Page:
FD: Legislature to honor local pioneering winemaker

Nearly seven months to the day after he died, pioneering winemaker Doug Phillips continues to make his mark on Colorado’s wine industry.

Phillips, founder and co-owner (with his wife Sue) of Plum Creek Cellars in Palisade, will be honored this week with a joint resolution in the state legislature.

He passed away July 15.

According to Doug Caskey, executive director of the Colorado Wine Industry Development Board, the resolution was initiated by Ron Smith, an original member of the Colorado Wine Board and a longtime friend of Phillips’, and by Secretary of State Bernie Buescher, who will speak on the floor of both chambers Thursday in a special ceremony.

The proclamation honors Phillips not only for his resolute determination to elevate Colorado’s fledgling wine industry to a national level but his groundbreaking work in another field: workers’ compensation law.

The resolution cites Phillips’ courtroom mastery (many a young attorney quickly learned that Phillips was a formidable courtroom adversary) and said he was a “forceful advocate” for workers seeking just recompense, “avoiding animosity and acrimony” while remaining a “gentleman” in the courtroom.

Anyone who was getting to know Phillips soon realized he carried the same demeanor and drive to his wine making, whether it was emphasizing the quality of Colorado fruit or boosting the entire industry to heights not yet scaled.

Always ready with a good story, but never without a critical-but-kind eye on the progress being made around him, Phillips’ had the ability to needle you gently, urging you to do better than you thought possible until you surprised yourself with the end result.

When Phillips and then-winemaker Erik Bruner started Plum Creek Cellars in 1984, there were fewer than five Colorado wineries. A quick count recently turned up about 72 licensed wineries.

Phillips was credited with the writing and eventual passing of the Colorado Wine Industry Development Act in 1990, which opened the door for Colorado’s wine industry to expand.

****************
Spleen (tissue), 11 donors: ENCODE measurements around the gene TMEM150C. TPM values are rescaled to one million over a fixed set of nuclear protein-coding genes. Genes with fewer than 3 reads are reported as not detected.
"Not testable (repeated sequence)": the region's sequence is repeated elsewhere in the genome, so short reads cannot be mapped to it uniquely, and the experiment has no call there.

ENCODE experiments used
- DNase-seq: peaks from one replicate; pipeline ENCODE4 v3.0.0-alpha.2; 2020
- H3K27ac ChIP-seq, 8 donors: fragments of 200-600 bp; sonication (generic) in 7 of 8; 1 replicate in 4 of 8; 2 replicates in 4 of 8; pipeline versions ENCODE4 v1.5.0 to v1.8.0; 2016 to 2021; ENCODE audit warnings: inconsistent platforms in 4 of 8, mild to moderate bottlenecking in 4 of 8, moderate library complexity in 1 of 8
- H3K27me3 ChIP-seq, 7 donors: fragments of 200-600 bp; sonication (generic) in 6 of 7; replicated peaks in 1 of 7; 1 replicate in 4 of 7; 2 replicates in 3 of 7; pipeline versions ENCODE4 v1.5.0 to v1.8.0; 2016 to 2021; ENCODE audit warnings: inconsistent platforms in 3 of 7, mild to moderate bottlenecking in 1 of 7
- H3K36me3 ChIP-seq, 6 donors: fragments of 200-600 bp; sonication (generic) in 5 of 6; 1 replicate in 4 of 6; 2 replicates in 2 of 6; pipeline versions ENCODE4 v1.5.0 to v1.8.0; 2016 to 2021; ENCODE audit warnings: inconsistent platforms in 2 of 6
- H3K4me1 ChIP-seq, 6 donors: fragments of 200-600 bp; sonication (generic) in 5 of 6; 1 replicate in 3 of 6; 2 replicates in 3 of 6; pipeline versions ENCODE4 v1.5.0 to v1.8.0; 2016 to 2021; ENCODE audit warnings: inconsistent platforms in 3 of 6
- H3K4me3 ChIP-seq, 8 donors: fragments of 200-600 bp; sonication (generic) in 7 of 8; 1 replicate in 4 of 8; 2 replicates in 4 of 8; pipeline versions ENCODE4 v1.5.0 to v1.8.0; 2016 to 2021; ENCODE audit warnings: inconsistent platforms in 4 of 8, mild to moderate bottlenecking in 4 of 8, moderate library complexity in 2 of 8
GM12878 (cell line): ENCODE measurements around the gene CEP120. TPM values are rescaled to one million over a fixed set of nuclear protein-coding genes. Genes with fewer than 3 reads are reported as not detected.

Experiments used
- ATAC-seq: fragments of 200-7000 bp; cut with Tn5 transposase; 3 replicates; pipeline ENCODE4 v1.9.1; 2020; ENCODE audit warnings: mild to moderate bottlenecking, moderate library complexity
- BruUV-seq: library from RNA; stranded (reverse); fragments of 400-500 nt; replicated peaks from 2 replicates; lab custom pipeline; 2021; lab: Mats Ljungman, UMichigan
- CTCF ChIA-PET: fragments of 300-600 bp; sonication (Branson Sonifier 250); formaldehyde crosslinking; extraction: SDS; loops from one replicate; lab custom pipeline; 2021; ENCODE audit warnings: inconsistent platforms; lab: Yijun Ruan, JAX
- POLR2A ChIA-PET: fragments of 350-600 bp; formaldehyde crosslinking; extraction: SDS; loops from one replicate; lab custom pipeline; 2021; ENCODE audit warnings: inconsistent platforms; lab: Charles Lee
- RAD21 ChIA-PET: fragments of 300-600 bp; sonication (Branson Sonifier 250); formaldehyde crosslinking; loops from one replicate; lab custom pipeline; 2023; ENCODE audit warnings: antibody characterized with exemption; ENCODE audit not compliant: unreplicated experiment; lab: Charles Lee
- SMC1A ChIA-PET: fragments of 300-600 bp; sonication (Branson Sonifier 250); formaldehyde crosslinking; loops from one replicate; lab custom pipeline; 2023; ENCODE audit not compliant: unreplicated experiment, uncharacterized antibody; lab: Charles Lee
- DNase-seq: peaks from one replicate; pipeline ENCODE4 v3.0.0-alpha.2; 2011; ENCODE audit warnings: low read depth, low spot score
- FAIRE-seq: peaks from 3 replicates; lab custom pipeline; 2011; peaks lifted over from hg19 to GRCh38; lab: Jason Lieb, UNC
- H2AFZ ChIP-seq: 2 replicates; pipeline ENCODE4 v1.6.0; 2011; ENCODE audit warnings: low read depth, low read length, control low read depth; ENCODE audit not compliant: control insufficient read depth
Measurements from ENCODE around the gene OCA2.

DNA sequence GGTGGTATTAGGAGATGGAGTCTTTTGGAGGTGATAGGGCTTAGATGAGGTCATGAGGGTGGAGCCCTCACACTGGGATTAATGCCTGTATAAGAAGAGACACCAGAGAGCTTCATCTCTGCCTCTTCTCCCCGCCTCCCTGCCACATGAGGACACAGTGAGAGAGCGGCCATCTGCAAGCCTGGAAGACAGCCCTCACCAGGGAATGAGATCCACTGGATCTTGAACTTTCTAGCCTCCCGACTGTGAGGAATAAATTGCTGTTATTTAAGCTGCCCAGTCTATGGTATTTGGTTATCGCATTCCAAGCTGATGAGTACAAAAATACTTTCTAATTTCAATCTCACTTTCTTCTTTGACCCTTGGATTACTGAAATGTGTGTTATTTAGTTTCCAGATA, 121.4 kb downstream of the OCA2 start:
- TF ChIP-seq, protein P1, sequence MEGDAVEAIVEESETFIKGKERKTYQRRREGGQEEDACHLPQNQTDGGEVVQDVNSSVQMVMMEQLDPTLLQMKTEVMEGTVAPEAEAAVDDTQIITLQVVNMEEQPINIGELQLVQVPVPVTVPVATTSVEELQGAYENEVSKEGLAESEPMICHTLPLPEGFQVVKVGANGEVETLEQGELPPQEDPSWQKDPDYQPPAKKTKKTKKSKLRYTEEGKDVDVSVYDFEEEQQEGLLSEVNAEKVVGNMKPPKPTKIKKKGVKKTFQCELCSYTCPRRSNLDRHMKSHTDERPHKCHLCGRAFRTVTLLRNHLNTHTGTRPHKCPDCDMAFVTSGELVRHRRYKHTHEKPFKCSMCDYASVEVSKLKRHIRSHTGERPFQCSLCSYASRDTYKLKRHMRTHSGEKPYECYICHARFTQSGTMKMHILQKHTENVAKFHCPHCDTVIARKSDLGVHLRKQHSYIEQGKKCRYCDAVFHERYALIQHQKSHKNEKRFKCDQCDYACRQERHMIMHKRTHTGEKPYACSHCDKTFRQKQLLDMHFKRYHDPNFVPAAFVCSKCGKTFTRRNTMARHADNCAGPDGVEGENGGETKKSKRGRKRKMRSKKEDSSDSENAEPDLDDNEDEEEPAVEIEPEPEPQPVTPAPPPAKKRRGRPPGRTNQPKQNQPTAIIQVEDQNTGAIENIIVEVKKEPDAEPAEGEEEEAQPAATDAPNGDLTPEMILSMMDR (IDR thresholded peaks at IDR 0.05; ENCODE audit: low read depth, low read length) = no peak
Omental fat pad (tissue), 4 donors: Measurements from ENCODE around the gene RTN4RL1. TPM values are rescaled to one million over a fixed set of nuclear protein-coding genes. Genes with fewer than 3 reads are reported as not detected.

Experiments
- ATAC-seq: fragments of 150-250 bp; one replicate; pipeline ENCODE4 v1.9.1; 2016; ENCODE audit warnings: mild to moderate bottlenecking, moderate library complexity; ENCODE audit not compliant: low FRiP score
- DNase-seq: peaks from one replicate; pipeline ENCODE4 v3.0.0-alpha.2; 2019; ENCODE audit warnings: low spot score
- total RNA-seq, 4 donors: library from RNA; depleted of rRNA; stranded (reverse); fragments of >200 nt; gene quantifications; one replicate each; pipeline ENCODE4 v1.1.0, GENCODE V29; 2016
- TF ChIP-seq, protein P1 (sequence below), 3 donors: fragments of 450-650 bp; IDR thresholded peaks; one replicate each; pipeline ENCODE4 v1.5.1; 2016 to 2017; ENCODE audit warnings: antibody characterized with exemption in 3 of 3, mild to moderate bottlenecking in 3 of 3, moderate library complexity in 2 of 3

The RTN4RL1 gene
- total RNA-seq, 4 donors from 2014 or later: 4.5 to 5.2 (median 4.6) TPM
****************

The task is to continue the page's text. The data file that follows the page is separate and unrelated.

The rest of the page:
“It’s amazing and it’s very, very thoughtful,” said Sue when contacted Monday. She will be at the Capitol for the reading of the resolution.

“During his final days, Doug said that passing the wine act meant a great deal to him and it was his thought it would elevate the entire wine industry,” Sue said.

Plum Creek Cellars celebrates its 25th anniversary this year and will start off with a “huge bottling” to replenish the winery’s store rooms, Sue said.

Caskey, who worked and celebrated with Phillips as the state’s wine industry grew through the years, wrote, “Doug was a pioneer and visionary for our industry. He persisted to make quality wine from exclusively Colorado grapes for more than 20 years while other scoffed that quality wines would never come from Colorado.

“We are all making and drinking better wine today because of Doug Phillips.”

Legislative sponsors are Sens. Josh Penry, R-Grand Junction, Laura Veiga, D-Denver, and Rep. Laura Bradford, R-Collbran. The text of the resolution is available at
http://www.leg.state.co.us. Click on Current Regular Session Information, going to SJR09-008.

Western Slope restaurants were shut out during the recent 2008 Restaurant Recognition Awards sponsored by the Colorado Wine Industry Development Board.

The awards were given in two categories: Best Colorado Wine List and Best Use of Colorado Food and Wine.

This year’s winners, announced Feb. 2 in Denver, included The Warehouse Restaurant and Gallery in Colorado Springs (best wine list) and Vesta Dipping and Grill in Denver (best use of Colorado wine and Food).

Vines Wine Bar in Parker nabbed an honorable mention for best Colorado wine list.

The lack of local restaurants on the list was highlighted when a recent night out in Grand Junction turned up few Colorado wines and only a handful of mixologists or servers readily familiar with Colorado wine.

There may be several reasons, but it seems mostly a simple lack of education about how the quality and variety of Colorado wines. Educating wait staffs about Colorado wines will enable them to educate their guests, which builds demand and sales.


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